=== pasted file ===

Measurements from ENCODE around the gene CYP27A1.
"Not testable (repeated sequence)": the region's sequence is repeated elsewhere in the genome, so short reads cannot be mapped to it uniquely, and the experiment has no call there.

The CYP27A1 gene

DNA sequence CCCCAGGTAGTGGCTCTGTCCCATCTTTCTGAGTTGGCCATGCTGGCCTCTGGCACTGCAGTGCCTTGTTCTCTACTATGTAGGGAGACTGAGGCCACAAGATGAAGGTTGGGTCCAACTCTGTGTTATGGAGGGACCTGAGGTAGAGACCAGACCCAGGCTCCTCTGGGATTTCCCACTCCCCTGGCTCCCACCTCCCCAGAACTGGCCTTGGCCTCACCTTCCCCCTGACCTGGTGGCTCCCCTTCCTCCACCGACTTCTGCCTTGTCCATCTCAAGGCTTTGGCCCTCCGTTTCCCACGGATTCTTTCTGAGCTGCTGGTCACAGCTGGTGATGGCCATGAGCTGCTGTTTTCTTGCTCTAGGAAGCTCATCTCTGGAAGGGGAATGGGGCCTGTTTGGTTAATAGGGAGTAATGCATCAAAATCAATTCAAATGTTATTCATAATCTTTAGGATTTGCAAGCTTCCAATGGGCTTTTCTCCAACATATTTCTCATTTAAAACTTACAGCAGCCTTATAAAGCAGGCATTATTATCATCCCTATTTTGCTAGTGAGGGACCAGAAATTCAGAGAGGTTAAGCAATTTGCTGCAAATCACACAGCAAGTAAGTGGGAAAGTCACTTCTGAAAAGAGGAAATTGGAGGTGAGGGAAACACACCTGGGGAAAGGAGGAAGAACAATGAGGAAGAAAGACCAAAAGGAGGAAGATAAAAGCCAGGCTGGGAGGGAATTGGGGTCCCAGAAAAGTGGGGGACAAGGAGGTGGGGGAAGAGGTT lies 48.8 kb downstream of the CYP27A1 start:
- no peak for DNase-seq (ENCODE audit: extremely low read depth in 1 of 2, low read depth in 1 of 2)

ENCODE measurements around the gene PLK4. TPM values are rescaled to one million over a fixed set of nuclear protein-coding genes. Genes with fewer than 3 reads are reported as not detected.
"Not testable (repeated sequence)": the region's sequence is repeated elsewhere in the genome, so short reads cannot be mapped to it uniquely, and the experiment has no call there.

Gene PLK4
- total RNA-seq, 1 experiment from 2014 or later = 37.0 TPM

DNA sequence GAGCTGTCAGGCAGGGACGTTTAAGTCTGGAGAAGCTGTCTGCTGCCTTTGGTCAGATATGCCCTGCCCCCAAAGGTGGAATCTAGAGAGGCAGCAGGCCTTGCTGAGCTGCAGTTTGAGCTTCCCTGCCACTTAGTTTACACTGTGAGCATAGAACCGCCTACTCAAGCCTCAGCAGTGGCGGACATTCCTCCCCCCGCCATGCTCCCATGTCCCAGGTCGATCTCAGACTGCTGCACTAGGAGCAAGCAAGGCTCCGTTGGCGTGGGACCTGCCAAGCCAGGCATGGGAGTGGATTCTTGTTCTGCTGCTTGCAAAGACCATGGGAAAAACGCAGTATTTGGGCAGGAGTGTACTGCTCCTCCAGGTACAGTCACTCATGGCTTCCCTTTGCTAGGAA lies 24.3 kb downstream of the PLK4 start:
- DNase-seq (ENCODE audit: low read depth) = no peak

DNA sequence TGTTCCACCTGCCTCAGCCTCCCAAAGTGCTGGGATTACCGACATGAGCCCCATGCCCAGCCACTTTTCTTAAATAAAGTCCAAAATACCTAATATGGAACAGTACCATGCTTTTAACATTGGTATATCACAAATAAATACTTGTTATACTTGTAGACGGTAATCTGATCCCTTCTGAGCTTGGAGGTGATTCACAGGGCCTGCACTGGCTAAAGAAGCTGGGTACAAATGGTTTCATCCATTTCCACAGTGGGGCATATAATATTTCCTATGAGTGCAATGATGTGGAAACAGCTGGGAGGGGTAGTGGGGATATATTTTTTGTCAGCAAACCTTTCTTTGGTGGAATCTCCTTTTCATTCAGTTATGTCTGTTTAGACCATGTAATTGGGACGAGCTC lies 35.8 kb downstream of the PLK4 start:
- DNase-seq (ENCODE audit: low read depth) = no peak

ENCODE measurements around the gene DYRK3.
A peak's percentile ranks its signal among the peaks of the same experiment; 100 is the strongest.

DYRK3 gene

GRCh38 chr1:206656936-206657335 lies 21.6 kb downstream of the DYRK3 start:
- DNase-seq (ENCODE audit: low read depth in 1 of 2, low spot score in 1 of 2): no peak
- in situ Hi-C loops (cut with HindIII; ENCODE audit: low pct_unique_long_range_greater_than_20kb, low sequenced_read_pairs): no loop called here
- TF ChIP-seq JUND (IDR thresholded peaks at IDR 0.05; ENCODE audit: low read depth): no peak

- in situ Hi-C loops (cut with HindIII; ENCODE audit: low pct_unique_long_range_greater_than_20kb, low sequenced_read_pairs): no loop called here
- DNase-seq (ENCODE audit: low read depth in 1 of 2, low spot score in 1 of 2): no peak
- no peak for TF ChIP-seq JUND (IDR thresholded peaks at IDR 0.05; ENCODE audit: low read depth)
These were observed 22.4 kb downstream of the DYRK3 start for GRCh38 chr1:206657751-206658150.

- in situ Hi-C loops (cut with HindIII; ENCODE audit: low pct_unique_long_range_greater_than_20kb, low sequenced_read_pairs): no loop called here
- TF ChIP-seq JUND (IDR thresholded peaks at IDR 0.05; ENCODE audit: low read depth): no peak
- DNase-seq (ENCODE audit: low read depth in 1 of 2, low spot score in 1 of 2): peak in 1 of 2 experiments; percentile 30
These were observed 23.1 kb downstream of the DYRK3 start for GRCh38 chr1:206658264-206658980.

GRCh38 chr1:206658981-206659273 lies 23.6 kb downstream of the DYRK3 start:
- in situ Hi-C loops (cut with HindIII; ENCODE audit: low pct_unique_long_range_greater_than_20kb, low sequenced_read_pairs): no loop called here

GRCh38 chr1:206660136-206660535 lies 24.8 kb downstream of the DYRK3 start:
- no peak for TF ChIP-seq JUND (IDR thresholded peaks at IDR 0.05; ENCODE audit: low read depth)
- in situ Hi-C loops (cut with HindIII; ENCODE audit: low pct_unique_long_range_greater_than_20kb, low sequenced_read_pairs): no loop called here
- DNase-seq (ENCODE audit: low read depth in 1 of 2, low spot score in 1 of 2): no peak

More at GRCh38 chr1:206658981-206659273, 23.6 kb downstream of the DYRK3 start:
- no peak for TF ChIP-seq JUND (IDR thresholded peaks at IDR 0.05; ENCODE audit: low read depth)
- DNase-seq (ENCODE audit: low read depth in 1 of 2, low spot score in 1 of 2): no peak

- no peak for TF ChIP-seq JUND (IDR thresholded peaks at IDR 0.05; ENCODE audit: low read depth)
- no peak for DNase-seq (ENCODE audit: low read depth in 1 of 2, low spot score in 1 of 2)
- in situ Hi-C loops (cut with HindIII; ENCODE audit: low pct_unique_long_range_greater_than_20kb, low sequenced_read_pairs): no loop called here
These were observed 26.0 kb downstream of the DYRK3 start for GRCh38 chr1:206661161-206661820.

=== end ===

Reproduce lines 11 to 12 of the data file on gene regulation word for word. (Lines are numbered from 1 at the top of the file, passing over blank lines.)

- DNase-seq (ENCODE audit: low read depth) = no peak

DNA sequence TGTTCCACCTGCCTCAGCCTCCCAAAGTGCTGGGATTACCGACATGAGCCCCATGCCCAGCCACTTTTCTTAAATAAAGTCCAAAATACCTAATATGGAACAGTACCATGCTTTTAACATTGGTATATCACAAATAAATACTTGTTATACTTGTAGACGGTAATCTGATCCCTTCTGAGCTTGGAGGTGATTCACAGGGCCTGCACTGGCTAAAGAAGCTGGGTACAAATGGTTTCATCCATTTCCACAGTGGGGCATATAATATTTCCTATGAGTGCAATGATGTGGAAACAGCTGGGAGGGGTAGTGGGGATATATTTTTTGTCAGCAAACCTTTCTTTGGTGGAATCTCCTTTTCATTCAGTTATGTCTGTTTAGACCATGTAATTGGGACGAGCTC lies 35.8 kb downstream of the PLK4 start: